The 123\PowerSwitch is a highly efficient, bidirectional solid state relay which consumes as little as 0.8mA when turned on. This ensures that you can switch very high power with very little.
- Bidirectional: can switch currents flowing to and from the battery.
- Extremely power efficient, consumes 0.8mA when turned on, much less than a normal solid state relay
- Solid state: no arcs or sparks so safe in dangerous environments with explosive materials
- High noise immunity. Can be used in industrial environments.
- Powerfail safe. If the power falls away, the relay turns off
- Integrated temperature sensor. If the unit is overloaded and gets too hot, it will switch off until the temperature is lower.
- Able to switch 100A continuously and 200A peak for 1 minute @ 48V (62V max).
- Simple interfacing, behaves like a normal relay.
The maximum current is 100A continuously and 200A peak for 1 minute max.
The 123\PowerSwitch consumes 0.8mA when on. One of industrials lowest current consumptions for solid state relays and especially for power relays.
Yes, the 123\PowerSwitch is a perfect companion and it will be functional in no time.
There are multiple configurations possible:
Use one 123\PowerSwitch for the whole installation
In this configuration, the 123\PowerSwitch will be used as “last line of defense”. When a cell has an error, for example when a cell voltage is too high or too low, the PowerSwitch will be turned off and thus all connected chargers and loads will be disconnected from the battery. When the error is gone, the PowerSwitch turns on again.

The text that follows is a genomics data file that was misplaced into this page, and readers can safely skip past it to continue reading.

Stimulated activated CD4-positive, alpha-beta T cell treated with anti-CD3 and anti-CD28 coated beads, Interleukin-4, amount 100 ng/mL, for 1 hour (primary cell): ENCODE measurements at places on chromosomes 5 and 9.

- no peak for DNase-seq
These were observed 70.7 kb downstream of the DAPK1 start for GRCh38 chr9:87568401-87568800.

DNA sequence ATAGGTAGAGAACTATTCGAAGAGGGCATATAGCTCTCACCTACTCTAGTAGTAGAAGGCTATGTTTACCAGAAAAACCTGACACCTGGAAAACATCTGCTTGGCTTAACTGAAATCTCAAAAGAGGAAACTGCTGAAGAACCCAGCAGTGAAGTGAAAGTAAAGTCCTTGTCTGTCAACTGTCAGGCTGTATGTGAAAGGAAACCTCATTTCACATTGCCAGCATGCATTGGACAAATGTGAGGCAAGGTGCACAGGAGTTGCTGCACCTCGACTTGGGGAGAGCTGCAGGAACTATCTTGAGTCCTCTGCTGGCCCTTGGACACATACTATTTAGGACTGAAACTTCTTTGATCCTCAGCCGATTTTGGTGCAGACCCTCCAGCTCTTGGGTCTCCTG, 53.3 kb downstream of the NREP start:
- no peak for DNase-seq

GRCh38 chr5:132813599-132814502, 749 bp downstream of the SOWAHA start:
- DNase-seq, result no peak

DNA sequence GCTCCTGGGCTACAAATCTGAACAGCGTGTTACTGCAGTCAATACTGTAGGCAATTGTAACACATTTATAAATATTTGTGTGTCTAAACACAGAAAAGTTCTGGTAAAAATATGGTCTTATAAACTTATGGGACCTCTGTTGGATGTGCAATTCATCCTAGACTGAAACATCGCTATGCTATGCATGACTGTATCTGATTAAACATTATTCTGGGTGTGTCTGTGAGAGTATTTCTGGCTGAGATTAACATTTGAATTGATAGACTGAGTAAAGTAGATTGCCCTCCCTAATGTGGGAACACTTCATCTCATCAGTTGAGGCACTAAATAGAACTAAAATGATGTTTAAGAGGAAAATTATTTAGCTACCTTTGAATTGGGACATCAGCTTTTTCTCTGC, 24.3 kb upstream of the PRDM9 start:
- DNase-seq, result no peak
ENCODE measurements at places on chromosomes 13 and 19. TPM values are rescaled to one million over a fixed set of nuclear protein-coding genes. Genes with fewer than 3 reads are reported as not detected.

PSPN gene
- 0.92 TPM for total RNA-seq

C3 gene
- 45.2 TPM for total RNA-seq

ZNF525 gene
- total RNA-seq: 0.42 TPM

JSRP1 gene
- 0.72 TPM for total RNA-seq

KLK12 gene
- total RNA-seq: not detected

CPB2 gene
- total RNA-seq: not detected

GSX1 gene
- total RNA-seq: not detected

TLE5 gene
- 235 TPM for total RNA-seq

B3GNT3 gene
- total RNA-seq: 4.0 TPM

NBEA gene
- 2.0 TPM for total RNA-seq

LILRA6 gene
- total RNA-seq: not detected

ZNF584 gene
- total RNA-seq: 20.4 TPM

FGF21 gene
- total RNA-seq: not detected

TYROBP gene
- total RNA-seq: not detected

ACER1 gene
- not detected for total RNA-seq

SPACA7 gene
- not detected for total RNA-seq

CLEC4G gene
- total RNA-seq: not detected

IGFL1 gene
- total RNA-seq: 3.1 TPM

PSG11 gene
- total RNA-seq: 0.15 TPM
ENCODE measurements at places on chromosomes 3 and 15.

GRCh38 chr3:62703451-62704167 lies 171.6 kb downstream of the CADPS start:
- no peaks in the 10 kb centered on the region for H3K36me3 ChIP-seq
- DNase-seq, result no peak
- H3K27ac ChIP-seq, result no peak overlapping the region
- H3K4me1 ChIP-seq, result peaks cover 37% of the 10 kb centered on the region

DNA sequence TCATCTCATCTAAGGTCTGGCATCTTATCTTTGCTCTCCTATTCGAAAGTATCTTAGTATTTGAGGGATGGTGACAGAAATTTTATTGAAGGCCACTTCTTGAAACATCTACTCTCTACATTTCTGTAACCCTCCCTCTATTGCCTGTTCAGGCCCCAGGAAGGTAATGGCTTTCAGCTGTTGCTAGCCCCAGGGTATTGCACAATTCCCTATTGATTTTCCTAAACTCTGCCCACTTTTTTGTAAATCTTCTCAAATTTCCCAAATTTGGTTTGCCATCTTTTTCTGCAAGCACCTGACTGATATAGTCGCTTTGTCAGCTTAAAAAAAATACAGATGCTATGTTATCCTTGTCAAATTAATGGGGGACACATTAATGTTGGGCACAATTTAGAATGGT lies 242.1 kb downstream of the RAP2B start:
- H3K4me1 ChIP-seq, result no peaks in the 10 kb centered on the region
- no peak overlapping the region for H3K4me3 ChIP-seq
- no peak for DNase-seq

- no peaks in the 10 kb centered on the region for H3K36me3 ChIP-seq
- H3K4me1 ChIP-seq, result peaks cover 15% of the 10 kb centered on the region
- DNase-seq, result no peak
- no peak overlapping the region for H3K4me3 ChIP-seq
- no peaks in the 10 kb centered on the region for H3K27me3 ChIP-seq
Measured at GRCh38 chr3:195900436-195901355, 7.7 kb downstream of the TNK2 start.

This configuration is mostly used with combined chargers/inverters which is a setup where the charger and inverter are in the same device like the Victron Quattro/Multiplus.
Connect the 123\PowerSwitch black control wire (negative) to the battery pack negative.
Connect the 123\PowerSwitch red control wire to the “common contact” of the End Board Charge signal relay potential free contacts.
Connect the End Board Charge signal relay “allowed to charge” to the Load signal relay “allowed to discharge”.
Connect the End Board Load signal relay “common contact” to the battery pack +.
Use two 123\PowerSwitches: one for all chargers and one for all loads/inverters
The benefit of this configuration is that when one PowerSwitch is off, for example the “allowed to discharge”, the other PowerSwitch (“allowed to charge”) stays on. Thus if a battery cell is empty, the charger will stay connected to charge the pack.
Connect a wire from the battery pack + to the “common contact” (middle hole) of the Load signal relay and to the Charge signal relay.
Connect the 123\PowerSwitch black control wire (negative) of both PowerSwitches to the battery pack negative.
Connect the End Board Charge signal relay “allowed to charge” pin to the charge 123\PowerSwitch red control wire.
Connect the End Board Load signal relay “allowed to discharge” pin to the discharge 123\PowerSwitch red control wire.
If there are multiple different loads, you can split the loads. For example put inverter 1 on PowerSwitch 1 and inverter 2 on PowerSwitch 2.
You can even connect up to 3 PowerSwitches in parallel to increase the current capacity.
Using the 123\PowerSwitch in harsh environments should be no problem. Integrated techniques ensure leakage currents occurring in humid conditions will not falsely turn the relay on.